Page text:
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August 3, 2015 2:30 AM, EDT

DTNA, Zonar Expect Growth in Predictive Maintenance

DTNA
This story appears in the Aug. 3 print edition of Transport Topics.

YOUNTVILLE, Calif. — Advancements in predictive maintenance will accelerate in the coming years through the partnership between Daimler Trucks North America and Zonar Systems, executives with both companies predicted.

Friedrich Baumann, DTNA’s senior vice president of aftermarket, called predictive maintenance “the next big thing.”



He spoke here July 28 as the companies shed light on their shared telematics strategy. The media event came one month after DTNA announced it had taken a minority stake in Seattle-based Zonar.

In the near term, DTNA announced its Detroit Connect program will include Zonar’s 2020 tablet and come with Zonar’s Ground Traffic Control software. Zonar also will assume management of Detroit’s Virtual Technician subscriptions later this year, though the branding of the onboard diagnostics system itself will not change.

“There’s a significant opportunity to gain important insights through connectivity, to ultimately provide a more dynamic customer experience,” said Matt Pfaffenbach, DTNA’s director of telematics.

A factory-installed kit for the 2020 tablet is available on Freightliner Cascadia trucks with Detroit engines. That will expand to more Freightliner and Western Star models later this year.

The 2020 tablet includes hours-of-service software to meet the pending electronic logging device mandate as well as other operational software. During the event, DTNA previewed a Virtual Technician portal expected to roll out later this year.

DTNA and Zonar first teamed up on Virtual Technician for 2012 Freightliners with Detroit-brand engines. The system, created by Daimler several years earlier, is in use on more than 150,000 vehicles.

Pfaffenbach suggested there could be some retrofit-type technology systems that become available for trucks dating back as far as 2010, but much of what is being developed is targeted for the latest available models.

Baumann and Zonar CEO Brett Brinton discussed how better data analysis from onboard diagnostics systems will lead to better use of predictive maintenance that allows fleets to schedule a repair before a serious service event occurs. That is different from Virtual Technician and other current onboard systems that send out alerts immediately when a problem is uncovered.

“There is a real return [on investment] for fleets with predictive maintenance, said Mike McQuade, Zonar’s chief strategy officer.

Zonar has more than 400,000 telematics devices installed in commercial vehicles that offer inspection reports, remote diagnostics, vehicle performance and communications software.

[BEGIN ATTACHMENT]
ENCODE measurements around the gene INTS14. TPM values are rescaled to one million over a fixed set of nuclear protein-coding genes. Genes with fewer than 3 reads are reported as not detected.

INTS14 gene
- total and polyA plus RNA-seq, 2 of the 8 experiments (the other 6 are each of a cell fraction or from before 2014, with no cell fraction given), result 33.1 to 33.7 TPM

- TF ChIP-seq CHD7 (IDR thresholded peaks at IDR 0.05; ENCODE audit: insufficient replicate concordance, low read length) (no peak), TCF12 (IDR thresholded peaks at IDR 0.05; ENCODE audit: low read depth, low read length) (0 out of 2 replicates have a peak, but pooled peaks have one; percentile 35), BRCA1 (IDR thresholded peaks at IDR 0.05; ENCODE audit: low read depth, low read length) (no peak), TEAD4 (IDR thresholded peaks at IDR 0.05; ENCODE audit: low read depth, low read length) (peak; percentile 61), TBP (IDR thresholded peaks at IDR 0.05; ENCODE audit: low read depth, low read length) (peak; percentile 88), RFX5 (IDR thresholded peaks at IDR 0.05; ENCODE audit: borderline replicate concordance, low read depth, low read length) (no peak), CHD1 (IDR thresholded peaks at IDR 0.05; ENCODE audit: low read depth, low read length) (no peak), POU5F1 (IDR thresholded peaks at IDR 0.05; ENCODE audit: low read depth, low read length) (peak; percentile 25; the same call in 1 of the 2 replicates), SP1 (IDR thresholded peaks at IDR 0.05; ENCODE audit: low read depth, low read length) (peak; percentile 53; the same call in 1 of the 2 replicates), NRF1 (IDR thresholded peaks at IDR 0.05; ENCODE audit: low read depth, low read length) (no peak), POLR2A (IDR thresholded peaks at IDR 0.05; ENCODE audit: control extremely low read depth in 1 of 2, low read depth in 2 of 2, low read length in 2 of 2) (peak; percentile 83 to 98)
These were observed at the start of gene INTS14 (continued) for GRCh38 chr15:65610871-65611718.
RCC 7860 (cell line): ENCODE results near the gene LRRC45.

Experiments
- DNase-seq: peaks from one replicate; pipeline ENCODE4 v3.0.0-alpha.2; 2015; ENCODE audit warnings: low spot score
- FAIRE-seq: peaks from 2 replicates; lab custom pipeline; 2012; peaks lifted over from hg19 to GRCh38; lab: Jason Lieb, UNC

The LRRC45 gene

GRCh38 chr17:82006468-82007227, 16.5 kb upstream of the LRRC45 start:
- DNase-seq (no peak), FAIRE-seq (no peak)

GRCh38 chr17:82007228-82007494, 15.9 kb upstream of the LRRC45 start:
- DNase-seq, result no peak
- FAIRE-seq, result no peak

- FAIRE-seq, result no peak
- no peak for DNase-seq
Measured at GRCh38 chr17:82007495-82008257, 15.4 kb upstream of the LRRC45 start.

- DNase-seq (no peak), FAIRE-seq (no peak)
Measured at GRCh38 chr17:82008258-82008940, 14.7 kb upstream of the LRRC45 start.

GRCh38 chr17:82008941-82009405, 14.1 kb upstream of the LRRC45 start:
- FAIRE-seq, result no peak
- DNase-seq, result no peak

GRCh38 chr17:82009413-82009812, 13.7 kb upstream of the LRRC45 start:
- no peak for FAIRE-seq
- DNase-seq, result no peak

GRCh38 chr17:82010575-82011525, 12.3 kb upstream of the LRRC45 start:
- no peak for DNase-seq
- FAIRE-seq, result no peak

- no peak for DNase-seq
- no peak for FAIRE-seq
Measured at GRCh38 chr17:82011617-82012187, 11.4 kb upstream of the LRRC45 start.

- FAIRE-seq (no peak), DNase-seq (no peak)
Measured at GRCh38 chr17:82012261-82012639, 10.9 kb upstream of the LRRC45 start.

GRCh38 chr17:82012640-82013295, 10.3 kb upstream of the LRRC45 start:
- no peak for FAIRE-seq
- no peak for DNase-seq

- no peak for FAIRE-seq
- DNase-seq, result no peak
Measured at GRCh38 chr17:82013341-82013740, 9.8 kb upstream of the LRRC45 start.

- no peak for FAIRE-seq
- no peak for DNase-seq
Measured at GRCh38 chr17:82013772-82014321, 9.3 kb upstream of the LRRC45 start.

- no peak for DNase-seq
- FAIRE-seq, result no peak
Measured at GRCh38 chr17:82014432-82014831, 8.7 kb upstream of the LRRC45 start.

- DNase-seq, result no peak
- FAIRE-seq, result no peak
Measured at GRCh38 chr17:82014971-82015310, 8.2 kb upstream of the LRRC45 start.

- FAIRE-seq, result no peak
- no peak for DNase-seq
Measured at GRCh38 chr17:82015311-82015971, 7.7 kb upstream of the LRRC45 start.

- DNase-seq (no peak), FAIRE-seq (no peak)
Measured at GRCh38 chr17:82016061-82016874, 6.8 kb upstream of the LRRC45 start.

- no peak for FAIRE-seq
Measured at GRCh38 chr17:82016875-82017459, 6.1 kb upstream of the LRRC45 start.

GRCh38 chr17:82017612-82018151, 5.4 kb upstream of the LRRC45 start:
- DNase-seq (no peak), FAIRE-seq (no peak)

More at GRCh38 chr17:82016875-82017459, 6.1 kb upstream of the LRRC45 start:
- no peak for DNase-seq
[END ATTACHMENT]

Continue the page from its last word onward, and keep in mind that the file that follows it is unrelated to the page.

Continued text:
Baumann suggested predictive maintenance could become a reality in “five to 10 years.”

The executives cited several examples of how it can benefit fleets, such as being able to detect ahead of time when a turbocharger will fail, allowing the fleet to make repairs before a human is aware it has become a problem.

DTNA estimated that about 20% of engine fault codes are nothing more than a fairly simple issue that a trucker can fix without a vehicle being removed from the road. In those cases, the Virtual Technician system sends automatic e-mails with detailed information instead of the generic “check engine” light that many vehicles currently feature.

Zonar’s Brinton pointed to the diagnosis of problems with diesel particulate filter systems as another area ripe for improvement with better analysis through predictive maintenance.

Baumann said these examples show how predictive maintenance in particular will benefit smaller fleets to make “more intelligent decisions on how to run their equipment.”

McQuade said systems such as Zonar’s ZFuel analytics package also will help better drivers receive more pay by documenting their ability to achieve higher miles per gallon than co-workers who are less skillful.

Separately, Baumann said better understanding of data through telematics was allowing DTNA dealers to enhance service to fleets through improved stocking of inventory and better use of maintenance bays.

He said a pilot program is under way in the northeastern United States to enhance retail inventory management. In addition, there has been some shift to dedicated delivery systems of parts, from a less-than-truckload model.

In some cases, that includes a truck driver having the keys to a dealership in order to make overnight deliveries, ensuring needed parts have arrived by morning.

Looking ahead, Baumann said he expects “flashing over the air” — the ability to change electronic parameters on a vehicle remotely — could become a reality as early as 2017.

“That will be a significant step forward,” he said.